Indian Penal Code ( Section 84)
Prepared by Asisst. Professor Rekha Khandelwal ( Expert of Criminal Law)
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IPC Chapter – IV General Exceptions
Indian Penal Code ( Section 84) Absence of Criminal intent ( Sec. 84)
Chapter IV of Indian Penal Code, 1860 provides following acts which are exempted under the code from criminal liability
Section 84. Act of a person of unsound mind
Whenever any act is done by a person who is incapable of knowing the nature of the act that he is doing either wrong or contrary to law due to unsoundness of mind then the act shall not be an offence.
The act is exempted under the code from criminal liability where the accused is not charged of the crime committed. As the act shows absence of mens rea i.e. guilty mind. While Actus reus and mens rea are two essential elements to impose criminal liability on accused.
According to Principle of criminal liability in IPC which is basis on latin maxim “Actus non faciet reum nisi mens sit rea”
Essential elements of section 84-
- Accused was of unsound mind when committed the offence; and
- He was not capable of knowing the nature of the act; or
- The act was contrary to law; or
- The act was wrong
Kinds of Insanity-
Legal insanity – A person is legally insane when he is incapable of knowing the nature of the act or that what he was doing was wrong or contrary to law.All legal insanity are medical insanity.
Medical insanity –A person who is suffering from mental disease or his brain is not quite all right is a medical insane. It includes all type of insanity.All medical insanity are not legal insanity.
McNaughten Rule –
In the landmark case R V Daniel McNaughten(1)1843 RR 59, Sudhakaran v. State of Kerala, (2010) 10 SCC 582
The house of Lords formulated the famous Mc Naughton rules on the basis of the 5 question. Which had been referred to them with regard to the defence of insanity. The reference came to be made in a case where McNaughton was charged with the murder by shooting of Edward Drummond. Who was the Private Secretary of the prime minister of England Sir Robert Peel. The accused McNaughtn produced medical evidence to prove that he was not sound of mind at the time of committing the act,. He alleged that he was suffering from an insane delusion that the Prime Minister was the only reason for all his problems and alleged that as a result of the insane delusion, He mistook Drummond for the Prime Minister and committed his murder by shooting him. The plea of insanity was accepted. And McNaughten was found not guilty on the ground of insanity.
The aforesaid verdict became the subject of debate in the house of Lords. Therefore it was determined to take the opinion of all the judges on the law governing such cases. As a result a set of five questions were formulated to make law more lucid on the topic and the answers to It has become the core principles of the law of insanity as an absolving factor.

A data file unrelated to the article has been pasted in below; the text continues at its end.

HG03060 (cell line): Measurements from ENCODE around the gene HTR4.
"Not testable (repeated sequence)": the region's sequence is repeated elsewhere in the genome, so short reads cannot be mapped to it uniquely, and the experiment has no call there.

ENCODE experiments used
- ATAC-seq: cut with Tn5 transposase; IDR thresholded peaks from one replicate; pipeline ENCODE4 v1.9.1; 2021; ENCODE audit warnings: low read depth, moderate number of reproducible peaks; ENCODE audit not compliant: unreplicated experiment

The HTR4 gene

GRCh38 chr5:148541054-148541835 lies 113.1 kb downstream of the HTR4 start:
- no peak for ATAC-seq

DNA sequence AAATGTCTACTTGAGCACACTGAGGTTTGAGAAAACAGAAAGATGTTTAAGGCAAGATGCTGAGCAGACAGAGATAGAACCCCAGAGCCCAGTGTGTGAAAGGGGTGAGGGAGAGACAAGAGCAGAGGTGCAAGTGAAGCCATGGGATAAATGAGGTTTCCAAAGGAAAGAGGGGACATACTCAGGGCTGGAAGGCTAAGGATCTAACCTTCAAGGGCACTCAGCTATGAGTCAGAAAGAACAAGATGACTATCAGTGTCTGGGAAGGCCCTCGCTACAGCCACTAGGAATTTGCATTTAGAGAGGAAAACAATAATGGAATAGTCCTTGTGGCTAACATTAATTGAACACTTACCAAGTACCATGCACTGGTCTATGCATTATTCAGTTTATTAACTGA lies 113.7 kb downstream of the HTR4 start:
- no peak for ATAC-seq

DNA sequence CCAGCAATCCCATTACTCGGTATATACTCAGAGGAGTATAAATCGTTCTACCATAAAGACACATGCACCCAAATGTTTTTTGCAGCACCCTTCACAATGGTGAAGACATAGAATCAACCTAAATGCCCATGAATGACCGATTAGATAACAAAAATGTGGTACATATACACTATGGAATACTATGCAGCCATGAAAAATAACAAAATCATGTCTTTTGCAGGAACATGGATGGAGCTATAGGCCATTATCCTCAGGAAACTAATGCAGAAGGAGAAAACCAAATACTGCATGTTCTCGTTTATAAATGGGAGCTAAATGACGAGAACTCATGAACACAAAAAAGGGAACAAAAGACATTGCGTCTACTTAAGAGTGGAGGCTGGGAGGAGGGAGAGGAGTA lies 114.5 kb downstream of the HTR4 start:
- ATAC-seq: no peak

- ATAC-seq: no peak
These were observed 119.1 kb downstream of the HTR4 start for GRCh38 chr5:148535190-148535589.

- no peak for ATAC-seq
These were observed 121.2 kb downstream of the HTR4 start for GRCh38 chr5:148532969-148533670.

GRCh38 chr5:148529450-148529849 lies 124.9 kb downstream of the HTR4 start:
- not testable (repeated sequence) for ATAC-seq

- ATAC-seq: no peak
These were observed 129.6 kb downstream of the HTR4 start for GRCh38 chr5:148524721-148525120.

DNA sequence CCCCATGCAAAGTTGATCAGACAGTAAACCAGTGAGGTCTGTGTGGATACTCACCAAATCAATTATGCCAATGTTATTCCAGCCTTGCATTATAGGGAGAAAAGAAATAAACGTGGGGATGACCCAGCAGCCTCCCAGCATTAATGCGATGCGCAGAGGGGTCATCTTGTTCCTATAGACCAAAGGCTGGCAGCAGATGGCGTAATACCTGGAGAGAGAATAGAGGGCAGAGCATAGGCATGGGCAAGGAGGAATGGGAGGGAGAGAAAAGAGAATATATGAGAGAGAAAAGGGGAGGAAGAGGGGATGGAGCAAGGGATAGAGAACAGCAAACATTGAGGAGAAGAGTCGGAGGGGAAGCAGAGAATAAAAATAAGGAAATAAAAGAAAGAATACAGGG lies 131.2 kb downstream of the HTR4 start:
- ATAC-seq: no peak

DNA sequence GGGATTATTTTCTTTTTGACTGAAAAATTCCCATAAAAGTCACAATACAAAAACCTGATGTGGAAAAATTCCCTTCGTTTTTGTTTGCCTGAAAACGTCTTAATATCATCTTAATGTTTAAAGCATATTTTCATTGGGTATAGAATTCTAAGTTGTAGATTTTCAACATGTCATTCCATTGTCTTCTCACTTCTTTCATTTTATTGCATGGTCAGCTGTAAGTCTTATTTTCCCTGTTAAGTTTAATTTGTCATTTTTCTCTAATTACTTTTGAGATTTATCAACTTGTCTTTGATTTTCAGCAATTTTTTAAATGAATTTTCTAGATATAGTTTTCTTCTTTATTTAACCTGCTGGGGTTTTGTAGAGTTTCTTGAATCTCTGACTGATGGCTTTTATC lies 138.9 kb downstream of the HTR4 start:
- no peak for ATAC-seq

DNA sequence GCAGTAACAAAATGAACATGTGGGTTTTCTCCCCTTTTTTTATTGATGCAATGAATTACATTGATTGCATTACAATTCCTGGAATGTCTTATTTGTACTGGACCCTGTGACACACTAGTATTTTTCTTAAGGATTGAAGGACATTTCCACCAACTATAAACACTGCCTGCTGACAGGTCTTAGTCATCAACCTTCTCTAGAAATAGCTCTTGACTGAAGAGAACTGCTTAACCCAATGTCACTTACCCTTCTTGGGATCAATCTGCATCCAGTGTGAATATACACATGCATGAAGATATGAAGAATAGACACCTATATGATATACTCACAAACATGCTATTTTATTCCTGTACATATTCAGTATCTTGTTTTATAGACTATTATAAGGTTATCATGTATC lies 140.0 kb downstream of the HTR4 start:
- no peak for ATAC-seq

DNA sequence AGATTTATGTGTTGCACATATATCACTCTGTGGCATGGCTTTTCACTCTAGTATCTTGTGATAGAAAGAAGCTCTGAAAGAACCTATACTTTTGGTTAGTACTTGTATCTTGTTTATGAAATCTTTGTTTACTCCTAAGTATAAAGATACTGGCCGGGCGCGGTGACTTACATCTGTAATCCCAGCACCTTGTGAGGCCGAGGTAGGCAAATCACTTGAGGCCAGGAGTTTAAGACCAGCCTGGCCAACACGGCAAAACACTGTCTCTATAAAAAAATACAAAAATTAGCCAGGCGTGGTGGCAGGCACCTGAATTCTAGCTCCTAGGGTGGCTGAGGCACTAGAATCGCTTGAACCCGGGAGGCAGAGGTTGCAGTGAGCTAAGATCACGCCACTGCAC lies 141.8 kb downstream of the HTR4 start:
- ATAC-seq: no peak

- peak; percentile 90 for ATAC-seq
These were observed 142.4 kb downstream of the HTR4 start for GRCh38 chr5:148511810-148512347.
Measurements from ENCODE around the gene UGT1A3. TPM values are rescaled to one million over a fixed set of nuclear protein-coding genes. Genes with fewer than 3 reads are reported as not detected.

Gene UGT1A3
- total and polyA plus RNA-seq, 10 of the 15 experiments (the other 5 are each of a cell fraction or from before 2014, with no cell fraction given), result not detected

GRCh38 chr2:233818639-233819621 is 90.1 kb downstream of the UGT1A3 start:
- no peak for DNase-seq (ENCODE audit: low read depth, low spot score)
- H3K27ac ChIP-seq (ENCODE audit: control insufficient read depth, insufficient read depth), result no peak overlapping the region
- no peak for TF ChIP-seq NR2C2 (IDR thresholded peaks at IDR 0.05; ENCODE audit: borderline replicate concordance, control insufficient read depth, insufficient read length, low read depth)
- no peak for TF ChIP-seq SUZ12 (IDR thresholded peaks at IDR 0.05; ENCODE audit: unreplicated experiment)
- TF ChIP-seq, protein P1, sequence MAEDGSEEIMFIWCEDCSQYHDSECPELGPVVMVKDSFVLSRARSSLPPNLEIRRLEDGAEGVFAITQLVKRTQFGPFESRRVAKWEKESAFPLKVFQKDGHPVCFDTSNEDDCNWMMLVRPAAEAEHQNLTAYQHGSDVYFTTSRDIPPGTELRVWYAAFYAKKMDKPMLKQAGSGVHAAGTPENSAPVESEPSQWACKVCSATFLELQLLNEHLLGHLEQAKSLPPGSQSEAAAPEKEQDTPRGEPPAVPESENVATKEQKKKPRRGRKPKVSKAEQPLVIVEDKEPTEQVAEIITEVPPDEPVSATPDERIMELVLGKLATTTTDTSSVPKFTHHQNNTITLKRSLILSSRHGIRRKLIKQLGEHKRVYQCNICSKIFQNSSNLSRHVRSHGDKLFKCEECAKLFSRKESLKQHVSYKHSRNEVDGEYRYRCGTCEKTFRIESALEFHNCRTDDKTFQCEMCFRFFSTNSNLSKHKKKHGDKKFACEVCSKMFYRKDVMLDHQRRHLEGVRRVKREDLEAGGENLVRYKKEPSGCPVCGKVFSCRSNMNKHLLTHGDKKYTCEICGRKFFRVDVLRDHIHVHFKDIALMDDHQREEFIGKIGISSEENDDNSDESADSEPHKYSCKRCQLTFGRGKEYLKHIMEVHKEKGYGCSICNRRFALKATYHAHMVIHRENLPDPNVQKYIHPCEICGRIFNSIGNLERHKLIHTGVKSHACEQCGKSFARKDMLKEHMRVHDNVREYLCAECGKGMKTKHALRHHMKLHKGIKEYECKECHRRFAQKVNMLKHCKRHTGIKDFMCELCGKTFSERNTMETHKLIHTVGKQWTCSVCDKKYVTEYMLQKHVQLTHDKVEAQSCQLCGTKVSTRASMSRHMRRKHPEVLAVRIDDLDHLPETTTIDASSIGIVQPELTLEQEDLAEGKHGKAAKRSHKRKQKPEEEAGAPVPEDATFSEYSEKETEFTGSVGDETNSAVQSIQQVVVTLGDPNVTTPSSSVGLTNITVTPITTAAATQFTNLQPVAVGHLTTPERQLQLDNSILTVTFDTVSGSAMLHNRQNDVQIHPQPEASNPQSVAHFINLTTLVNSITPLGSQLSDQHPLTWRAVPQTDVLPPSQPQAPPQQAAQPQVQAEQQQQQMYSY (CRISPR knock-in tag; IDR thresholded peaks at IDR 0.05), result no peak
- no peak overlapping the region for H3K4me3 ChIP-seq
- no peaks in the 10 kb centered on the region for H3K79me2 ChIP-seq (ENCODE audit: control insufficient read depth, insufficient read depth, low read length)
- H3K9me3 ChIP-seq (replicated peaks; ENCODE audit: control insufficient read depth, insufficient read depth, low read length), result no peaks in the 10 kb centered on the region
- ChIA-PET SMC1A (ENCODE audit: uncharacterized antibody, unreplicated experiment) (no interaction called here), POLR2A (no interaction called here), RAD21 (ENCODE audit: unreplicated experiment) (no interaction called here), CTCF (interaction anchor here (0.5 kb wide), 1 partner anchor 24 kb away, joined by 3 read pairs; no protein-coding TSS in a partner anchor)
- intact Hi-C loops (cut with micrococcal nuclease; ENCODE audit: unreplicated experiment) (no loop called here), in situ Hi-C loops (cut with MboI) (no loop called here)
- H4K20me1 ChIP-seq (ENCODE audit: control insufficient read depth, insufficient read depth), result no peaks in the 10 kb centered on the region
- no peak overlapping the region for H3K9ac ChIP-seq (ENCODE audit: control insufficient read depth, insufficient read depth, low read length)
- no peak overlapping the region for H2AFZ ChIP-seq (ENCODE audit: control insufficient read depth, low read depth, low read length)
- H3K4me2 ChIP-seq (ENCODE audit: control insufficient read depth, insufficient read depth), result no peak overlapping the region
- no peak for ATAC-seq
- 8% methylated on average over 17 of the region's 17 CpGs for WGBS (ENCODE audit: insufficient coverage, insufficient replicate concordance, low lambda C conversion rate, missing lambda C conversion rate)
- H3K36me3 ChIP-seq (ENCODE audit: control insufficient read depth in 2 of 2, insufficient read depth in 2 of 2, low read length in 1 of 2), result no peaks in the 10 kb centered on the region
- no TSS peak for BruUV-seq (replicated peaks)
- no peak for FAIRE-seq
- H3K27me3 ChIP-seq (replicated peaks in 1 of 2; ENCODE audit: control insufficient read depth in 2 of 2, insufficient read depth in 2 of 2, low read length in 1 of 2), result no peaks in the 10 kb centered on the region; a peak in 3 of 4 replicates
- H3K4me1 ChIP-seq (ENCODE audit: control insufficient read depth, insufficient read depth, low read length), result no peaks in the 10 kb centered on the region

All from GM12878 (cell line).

The answers given by the judges in McNaughten case may be summarized in the following five rules :
- That every man is presumed to be sane and to possess a sufficient degree of reason to be responsible for his crimes until the contrary be proved to the satisfaction of the court.
- In order to establish defence on ground of insanity it must be clearly shown that at the time of committing the act, the accused was labouring under such a defect of reason from disease of the mind to the extent where could not know the nature of his acts or the act was contrary to law; or the act was wrong.
- If the accused was capable to know the nature of his act or the act was contrary to law; or the act was wrong then he would be punishable.
- If criminal act is done by a person under some insane delusion as to the surrounding facts, which conceals him from the true nature of the act he is doing then he will be under the same degree of responsibility as he would have been on the facts as imagined in the them to be.
- A medical witness who has not seen the accused before trial should not be asked on the evidence whether he thinks that the accused was insane.
Kinds of Unsound Mind
Bapu v. State of Rajasthan, (2007) 8 SCC 66
According to the case there are four kinds of persons who may be non compos mentis (not of sound mind)
1. An idiot- An idiot is one who is of non-sane memory from his birth, by a perpetual infirmity, without lucid intervals and those are said to be Idiots who cannot count 20, or tell the days of the week, or who do not know their fathers or mothers, or the like. So idiocy as natural insanity.
2. One made non compos by illness- A person made non compose by illness is excused in criminal cases from such acts as are committed while under the influence of his disorder.
3. A lunatic or a madman- A lunatic is one who is affected by mental disorder only at certain periods and vicissitudes, having intervals of reason. madness is permanent. So lunacy and madness are spoken of as acquired insanity.
4. And one who is drunk.
This all about Indian Penal Code ( Section 84)
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